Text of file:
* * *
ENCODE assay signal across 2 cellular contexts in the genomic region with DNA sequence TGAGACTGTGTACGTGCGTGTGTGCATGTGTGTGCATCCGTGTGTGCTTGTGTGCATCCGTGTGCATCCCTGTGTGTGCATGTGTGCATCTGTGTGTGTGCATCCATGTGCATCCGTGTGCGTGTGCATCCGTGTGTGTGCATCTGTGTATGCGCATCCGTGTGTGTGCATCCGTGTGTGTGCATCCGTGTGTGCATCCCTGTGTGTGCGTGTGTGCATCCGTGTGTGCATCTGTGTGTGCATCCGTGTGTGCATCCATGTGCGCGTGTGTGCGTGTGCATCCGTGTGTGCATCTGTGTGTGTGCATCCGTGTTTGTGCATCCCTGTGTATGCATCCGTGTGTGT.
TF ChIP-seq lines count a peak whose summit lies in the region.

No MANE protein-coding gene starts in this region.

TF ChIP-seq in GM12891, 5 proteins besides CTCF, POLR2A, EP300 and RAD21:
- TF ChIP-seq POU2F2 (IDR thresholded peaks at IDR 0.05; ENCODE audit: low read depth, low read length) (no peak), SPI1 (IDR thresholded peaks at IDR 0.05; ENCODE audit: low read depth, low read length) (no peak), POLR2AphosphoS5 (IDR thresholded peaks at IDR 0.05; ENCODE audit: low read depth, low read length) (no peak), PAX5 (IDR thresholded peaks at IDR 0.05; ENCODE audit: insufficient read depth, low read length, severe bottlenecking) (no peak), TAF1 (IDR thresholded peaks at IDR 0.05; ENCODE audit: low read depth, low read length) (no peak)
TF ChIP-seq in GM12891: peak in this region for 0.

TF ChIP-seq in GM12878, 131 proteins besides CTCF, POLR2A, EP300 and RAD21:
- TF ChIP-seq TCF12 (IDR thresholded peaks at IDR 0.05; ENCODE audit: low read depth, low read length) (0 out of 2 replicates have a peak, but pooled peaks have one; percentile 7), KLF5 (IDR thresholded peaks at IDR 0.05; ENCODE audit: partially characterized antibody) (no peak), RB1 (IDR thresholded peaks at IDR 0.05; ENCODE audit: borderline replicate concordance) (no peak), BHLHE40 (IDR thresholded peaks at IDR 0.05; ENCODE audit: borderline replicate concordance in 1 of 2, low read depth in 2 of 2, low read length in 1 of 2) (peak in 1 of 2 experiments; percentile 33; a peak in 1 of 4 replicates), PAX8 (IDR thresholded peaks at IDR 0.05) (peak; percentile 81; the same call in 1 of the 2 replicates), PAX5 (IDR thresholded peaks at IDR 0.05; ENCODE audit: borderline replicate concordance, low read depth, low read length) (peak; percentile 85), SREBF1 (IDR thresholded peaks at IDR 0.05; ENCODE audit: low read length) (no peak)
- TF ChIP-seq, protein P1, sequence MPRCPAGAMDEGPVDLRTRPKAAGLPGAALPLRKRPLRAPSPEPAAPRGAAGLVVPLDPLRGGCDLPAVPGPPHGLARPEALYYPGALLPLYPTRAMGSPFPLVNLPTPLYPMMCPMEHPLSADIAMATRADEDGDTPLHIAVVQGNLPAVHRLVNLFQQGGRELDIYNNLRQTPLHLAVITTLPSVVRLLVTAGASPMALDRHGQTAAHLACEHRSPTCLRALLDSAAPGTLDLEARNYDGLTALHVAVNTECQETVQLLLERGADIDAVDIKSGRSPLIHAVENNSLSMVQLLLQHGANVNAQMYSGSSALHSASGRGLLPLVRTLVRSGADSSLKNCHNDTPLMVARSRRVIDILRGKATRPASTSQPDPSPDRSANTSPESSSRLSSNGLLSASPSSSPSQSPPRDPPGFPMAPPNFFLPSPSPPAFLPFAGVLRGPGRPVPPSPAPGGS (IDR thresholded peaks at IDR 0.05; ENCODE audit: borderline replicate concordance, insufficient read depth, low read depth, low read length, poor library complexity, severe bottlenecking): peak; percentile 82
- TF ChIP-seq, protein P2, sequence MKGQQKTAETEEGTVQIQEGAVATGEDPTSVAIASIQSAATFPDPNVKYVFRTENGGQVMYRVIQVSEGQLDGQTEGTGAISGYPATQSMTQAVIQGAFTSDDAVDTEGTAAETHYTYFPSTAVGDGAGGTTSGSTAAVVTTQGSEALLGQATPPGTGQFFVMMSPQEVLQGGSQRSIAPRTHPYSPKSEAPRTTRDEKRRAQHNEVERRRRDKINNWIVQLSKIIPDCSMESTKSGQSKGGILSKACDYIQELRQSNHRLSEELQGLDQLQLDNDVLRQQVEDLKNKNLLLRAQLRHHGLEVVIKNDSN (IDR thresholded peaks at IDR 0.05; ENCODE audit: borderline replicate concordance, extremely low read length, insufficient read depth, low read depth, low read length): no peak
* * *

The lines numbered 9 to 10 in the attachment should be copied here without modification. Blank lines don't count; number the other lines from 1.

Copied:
- TF ChIP-seq, protein P1, sequence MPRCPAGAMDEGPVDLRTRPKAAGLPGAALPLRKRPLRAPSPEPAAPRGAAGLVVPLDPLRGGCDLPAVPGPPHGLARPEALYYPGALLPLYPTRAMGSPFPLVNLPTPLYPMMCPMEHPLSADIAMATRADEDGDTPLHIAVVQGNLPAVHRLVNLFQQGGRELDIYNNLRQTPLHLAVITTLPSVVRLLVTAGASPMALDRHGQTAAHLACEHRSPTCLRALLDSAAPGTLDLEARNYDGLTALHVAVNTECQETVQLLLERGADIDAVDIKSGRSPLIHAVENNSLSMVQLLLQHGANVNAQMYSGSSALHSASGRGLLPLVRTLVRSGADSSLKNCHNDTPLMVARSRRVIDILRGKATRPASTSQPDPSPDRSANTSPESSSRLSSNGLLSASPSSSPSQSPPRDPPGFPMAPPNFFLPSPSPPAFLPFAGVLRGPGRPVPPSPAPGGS (IDR thresholded peaks at IDR 0.05; ENCODE audit: borderline replicate concordance, insufficient read depth, low read depth, low read length, poor library complexity, severe bottlenecking): peak; percentile 82
- TF ChIP-seq, protein P2, sequence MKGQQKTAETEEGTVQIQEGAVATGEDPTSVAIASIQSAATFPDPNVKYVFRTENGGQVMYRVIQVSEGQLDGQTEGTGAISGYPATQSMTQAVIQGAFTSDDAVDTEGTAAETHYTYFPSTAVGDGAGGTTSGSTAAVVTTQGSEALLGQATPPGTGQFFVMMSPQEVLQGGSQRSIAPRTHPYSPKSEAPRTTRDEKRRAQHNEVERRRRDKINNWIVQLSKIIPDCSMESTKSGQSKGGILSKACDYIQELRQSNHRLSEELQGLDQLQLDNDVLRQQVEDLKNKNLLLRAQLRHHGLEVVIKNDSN (IDR thresholded peaks at IDR 0.05; ENCODE audit: borderline replicate concordance, extremely low read length, insufficient read depth, low read depth, low read length): no peak